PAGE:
There are a lot of possibilities on the banjo fretboard and today I’m going to talk about playing up the neck. Let’s move up to the 15th fret on your banjo, place your index finger (I) on the second string – fifteenth fret; next place your ring finger (R) on the first string, seventeenth fret.
Press play to hear this example of up the neck banjo: [audio:Neck15-17.mp3]
Here’s a couple more songs that use just three chords on the banjo – G,C and D – When the Saints Go Marching In and She’ll Be Coming Round the Mountain. In the last example – Oh Susannah, I indicated a strum with a slash, and the chords were printed above the lyrics, these two songs are done the same way.
All of the songs we have learned so far are in the key of G. Oh Susannah, She’ll Be Coming Round the Mountain, and When the Saints Go Marching In, all end on the chord G. Usually, the chord that a song ends on tells you what key the song is in, if a song ends on a G, it’s key is probably also G.
If you need a refresher on the chords check out these posts:
- Banjo Chord Changes – Part Three
- Banjo Chord Changes – Part Two
- Banjo Chord Changes – Part One
- Your First Three Chords
What you should know.
- You can play both songs smoothly and from memory.
- You can also sing both song while playing them on the banjo.
The Washburn B9 banjo is one the best starter banjos on the market. The tone and feel of this banjo is great, especially if you consider the price. This banjo is available for about $200 US, but don’t let the low price scare you, this is a great value.
Features include a cast aluminum tone ring, 30 tension brackets, a mahogany resonator and quality machine heads. Washburn is a well respected banjo manufacturer and you certainly won’t be disappointed if you start with a Washburn B9.
The best way to learn to play the banjo is to pick a few simple songs and start working on them. What better song to start with than Oh Susannah – with lyrics like “I come from Alabama with a banjo on my knee”. This song uses just three chords – G, C and D. Let’s get started by taking a look at the lyrics and chord changes.
To keep things simple, the chords are written above the lyrics, so just change chords as you sing the word below it. For example when you sing knee in the first line, you will change chords from G to D. It is very helpful to sing along, it makes learning songs much easier and more fun.
Strum a chord each time you see a slash below the lyrics. So, in the first line you play G six times then you strum two D chords. Make sure that you play at a steady tempo – if you are having trouble staying in time, a metronome will help. Practice this song until you can play it from memory, without any mistakes.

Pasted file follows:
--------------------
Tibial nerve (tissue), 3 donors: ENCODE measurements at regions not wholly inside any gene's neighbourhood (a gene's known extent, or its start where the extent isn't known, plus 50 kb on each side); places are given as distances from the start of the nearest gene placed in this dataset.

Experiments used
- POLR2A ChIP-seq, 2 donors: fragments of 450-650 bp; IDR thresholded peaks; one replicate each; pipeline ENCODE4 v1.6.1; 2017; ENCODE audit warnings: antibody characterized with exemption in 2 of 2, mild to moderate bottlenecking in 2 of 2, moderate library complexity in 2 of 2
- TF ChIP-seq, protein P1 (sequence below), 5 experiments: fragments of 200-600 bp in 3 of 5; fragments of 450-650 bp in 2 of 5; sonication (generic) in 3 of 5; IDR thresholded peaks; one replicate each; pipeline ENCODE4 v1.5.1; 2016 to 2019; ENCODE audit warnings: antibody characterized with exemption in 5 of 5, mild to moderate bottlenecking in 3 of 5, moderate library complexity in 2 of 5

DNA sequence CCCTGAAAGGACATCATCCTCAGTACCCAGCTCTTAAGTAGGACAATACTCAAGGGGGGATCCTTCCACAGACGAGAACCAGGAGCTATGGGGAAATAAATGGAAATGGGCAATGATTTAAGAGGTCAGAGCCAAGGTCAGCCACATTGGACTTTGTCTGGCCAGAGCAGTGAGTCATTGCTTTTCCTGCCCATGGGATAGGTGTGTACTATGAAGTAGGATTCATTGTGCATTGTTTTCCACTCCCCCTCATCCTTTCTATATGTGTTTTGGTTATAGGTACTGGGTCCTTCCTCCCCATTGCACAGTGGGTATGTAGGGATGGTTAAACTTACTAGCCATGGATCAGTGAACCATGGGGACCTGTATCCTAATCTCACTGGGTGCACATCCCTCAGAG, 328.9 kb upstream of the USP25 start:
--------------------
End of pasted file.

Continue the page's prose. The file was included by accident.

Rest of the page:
Once you can play a song on the banjo, you are well on you way to becoming a real bluegrass player. The next post will include a few more songs and soon after we will start picking the banjo.
Listen to “Oh Susannah” strummed on the banjo: [audio:Oh Susannah-c.mp3]
What you should know.
- Play the song “Oh Susannah” on the banjo without mistakes.
- Sing the song “Oh Susannah” while playing it on the banjo.
Banjoblogger.com is introducing a new feature : Music Jokes – We will be adding new posts regularly, so check back often and have a few laughs. Just click the tab above labeled Music Jokes, pick your instrument and enjoy.
A kickoff is a musical phrase that starts off a song and is usually less than a measure long. A lead-in is similar but starts a lead break.
This example starts on G and ends on G, which is the third string open on your banjo. Count the notes as you play them: and two three four one.
Here’s how it sounds: [audio:Lead In 1.mp3]
Note by Note Breakdown
- X -rest (do not play).
- and – G - third string open.
- two – D – fourth string open.
- three – E - fourth string, second fret.
- four – F# – fourth string, fourth fret.
- one – G – third string open.
In the last lesson we learned how to change from the C Chord to the G Chord. This time we will talk about the D Chord and how to play it on the banjo.
As we did with the C Chord, the D Chord will be explained one finger and one string at a time. Start by placing your index finger (I) on the third string – second fret. Your middle finger (M) is next, on the second string – third fret. Your pinky (P) or little finger is last and is on the first string – fourth fret.
Now that you have all of your fingers in place on your banjo, strum the chord one string at a time and let the strings ring. If all of the strings don’t ring clearly, go back and check to make sure that you are forming the chord cleanly and not touching adjacent strings. In this chord we have an open string, the fourth string, which is the note D. Try the strum again and play all four strings.
Hear a D Chord: [audio:D Chord.mp3]
For your reference, here is a diagram of the D Chord:
Of course this chord will need to be practiced until it can be played without hesitation, just as we did with the C Chord.